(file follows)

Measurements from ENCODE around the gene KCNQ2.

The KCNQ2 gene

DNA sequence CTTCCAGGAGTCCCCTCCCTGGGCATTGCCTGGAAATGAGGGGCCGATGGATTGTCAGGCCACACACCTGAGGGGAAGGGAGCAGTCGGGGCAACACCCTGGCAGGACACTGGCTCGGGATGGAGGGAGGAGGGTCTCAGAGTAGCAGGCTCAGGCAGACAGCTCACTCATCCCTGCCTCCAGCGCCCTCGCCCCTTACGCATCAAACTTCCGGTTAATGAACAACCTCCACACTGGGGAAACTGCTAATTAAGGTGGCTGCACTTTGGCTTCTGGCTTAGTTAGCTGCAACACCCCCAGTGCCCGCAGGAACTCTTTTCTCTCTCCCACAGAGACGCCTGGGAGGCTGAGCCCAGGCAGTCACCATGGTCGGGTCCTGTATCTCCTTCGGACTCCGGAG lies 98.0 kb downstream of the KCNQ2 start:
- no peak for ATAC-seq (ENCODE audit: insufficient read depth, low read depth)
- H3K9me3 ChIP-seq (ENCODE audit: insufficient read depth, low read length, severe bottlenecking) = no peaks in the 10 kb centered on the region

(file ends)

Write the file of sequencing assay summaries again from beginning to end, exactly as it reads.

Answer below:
Measurements from ENCODE around the gene KCNQ2.

The KCNQ2 gene

DNA sequence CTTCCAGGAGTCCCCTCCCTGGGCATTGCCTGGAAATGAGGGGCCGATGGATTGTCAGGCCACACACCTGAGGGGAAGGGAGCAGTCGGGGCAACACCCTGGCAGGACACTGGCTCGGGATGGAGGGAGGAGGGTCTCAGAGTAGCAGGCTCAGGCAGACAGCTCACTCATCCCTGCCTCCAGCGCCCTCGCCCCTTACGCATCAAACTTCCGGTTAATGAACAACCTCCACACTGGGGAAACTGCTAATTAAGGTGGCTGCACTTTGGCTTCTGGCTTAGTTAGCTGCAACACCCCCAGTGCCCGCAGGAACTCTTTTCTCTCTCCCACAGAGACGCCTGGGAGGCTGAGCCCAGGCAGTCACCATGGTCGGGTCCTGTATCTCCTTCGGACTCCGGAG lies 98.0 kb downstream of the KCNQ2 start:
- no peak for ATAC-seq (ENCODE audit: insufficient read depth, low read depth)
- H3K9me3 ChIP-seq (ENCODE audit: insufficient read depth, low read length, severe bottlenecking) = no peaks in the 10 kb centered on the region